Largest Towns: Lusaka, Ndola, Livingstone, Kabwe, Kitwe.
People: Bemba, Tonga, Nyanja, Ngoni, Lozi plus many other different groups as well as Colonial ex-pats and people of Asian descent
Official Language: English
Other Languages: Bemba, Tonga, Nyanja, Lozi
Religion: Christian, ZCC and Islam
Government: Multiparty parliamentary democracy
President: Levy Mwanawasa
Currency: Kwacha
Major industries: Agriculture (mainly subsistence farming), mining, tourism

• Formally called Northern Rhodesia, Zambia gained its independence from colonial Great Britain in 1964.
• By the end of 1970, Zambia has become one of the poorest countries in the world due to corruption, mismanagement of the economy and a fall in the world copper price.
• In the 1990s Kuanda, the president since independence, was forced to amend the constitution, legalizing opposition parties and setting full elections in 1991. They were defeated by Frederick Chiluba. However, Zambia’s situation has not improved.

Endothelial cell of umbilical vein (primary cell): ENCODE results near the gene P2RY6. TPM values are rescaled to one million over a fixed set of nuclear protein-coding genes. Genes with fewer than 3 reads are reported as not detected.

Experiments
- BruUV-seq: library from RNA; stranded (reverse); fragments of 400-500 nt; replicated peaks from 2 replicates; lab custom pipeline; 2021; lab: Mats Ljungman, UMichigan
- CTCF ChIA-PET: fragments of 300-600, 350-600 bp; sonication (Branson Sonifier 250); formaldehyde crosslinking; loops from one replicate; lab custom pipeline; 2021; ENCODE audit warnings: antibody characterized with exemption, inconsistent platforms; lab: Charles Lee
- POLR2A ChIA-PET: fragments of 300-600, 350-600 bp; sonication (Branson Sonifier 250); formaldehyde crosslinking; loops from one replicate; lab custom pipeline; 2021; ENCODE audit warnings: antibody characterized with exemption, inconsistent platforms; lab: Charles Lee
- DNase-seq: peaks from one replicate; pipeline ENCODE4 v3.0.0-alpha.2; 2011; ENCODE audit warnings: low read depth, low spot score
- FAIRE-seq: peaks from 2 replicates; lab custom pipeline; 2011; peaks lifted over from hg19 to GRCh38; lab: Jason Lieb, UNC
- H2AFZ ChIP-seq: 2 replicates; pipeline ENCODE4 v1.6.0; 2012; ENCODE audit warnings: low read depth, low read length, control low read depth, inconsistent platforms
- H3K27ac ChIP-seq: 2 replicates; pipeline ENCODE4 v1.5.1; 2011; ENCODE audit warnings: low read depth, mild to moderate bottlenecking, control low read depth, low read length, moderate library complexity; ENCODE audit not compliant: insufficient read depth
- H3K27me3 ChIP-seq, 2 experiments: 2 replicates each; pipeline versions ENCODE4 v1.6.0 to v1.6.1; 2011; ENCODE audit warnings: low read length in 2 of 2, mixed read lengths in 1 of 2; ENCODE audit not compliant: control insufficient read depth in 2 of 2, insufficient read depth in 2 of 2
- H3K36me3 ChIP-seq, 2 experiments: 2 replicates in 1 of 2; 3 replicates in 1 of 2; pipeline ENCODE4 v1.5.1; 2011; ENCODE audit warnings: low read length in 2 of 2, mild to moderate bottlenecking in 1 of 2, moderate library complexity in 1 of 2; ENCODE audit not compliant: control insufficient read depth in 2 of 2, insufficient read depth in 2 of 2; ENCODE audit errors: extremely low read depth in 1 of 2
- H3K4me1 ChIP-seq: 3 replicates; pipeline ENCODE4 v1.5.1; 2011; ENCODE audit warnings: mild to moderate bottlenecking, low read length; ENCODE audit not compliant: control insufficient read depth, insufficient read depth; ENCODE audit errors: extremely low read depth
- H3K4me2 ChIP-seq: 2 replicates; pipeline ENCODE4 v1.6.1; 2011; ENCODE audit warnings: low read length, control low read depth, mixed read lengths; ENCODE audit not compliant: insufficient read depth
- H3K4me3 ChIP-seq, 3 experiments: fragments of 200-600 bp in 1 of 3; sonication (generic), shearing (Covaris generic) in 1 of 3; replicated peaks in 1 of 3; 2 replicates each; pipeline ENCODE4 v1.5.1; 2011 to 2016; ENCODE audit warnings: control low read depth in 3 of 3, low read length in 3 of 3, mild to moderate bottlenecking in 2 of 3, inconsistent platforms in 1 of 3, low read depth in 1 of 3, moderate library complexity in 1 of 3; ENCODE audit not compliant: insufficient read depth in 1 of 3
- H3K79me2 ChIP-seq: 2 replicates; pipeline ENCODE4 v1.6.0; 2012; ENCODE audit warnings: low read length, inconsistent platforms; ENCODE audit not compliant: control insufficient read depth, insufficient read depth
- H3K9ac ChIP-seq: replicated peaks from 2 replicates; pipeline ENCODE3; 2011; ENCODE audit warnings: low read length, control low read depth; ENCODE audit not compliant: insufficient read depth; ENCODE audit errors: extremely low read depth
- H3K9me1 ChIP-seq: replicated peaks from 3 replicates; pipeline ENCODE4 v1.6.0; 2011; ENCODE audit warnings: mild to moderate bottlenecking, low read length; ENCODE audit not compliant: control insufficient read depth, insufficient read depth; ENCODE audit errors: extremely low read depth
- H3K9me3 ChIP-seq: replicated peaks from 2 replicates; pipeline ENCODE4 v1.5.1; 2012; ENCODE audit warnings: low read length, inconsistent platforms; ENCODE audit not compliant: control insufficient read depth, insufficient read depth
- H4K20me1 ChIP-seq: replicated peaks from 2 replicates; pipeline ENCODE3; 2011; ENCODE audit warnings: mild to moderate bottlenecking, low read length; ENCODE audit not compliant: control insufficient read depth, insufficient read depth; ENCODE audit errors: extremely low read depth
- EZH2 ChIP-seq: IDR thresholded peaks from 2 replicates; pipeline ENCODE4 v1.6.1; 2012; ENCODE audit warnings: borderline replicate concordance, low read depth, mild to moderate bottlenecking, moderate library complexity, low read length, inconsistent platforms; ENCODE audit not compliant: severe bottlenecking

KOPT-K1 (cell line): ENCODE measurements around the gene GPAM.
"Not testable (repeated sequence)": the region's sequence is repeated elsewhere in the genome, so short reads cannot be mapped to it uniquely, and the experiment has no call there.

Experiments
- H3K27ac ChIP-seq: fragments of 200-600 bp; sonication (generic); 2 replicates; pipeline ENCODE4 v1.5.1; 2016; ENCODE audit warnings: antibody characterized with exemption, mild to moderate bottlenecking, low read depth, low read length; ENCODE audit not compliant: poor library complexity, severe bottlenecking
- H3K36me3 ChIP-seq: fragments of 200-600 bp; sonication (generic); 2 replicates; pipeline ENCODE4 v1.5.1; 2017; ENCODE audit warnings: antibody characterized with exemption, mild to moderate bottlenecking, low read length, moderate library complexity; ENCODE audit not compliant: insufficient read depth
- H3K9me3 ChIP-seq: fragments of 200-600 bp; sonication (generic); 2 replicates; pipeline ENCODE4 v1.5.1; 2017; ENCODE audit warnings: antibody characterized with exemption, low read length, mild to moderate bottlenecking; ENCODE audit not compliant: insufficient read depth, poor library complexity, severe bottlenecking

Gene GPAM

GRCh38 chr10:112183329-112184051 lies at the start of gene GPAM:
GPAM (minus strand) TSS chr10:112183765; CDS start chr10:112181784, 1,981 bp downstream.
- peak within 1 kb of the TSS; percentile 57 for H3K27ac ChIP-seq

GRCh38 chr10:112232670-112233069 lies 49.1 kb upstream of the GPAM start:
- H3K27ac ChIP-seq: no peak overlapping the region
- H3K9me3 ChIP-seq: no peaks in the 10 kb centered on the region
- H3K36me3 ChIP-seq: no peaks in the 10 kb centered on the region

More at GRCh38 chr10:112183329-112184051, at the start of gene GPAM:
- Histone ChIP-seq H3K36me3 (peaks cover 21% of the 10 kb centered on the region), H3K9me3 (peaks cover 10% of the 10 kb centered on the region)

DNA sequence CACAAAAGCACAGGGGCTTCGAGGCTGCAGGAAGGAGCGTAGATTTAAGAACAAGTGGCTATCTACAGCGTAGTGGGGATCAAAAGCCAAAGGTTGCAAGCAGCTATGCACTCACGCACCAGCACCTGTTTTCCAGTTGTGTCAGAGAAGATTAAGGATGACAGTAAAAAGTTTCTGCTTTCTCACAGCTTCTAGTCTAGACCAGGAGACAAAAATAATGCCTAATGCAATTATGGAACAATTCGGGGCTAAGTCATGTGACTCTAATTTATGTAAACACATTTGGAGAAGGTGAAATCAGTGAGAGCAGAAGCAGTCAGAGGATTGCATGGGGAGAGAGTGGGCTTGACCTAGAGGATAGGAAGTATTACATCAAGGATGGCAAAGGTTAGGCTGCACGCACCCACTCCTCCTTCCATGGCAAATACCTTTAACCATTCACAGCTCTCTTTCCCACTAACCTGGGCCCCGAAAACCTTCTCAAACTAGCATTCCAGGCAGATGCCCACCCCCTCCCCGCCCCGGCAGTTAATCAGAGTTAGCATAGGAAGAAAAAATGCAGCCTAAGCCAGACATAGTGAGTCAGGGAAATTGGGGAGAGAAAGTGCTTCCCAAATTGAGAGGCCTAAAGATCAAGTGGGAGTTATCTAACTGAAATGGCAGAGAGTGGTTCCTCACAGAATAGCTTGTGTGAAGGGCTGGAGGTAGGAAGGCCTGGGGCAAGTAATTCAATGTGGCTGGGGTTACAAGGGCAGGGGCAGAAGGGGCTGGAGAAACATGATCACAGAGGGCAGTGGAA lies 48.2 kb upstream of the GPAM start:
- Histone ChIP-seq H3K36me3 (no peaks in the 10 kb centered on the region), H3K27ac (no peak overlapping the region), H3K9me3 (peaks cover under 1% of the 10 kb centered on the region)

• The country has three distinct seasons: cool and dry from May to August, hot and dry in September and October and rainy between November and April.
• The majority of the population are subsistence farmers and there are also some large commercial farms growing sugar cane.

INTERESTING FACTS
1. Zambia is the fourth-largest supplier of copper in the world and the leading producer of cobalt. Combined the mining of these two minerals accounts for 75% of Zambia’s foreign exchange and 5% of employment in the country.
2. There are 73 officially recognized ethnic groups living within Zambia’s borders, each with their own culture and language.
3. Unlike many African countries, Zambia’s borders do not adhere to any logical language or tribal boundaries.
4. Unlike neighbouring Botswana the Zambian government does not have a comprehensive anti-poaching policy and poaching remains a major problem facing Zambia’s wildlife.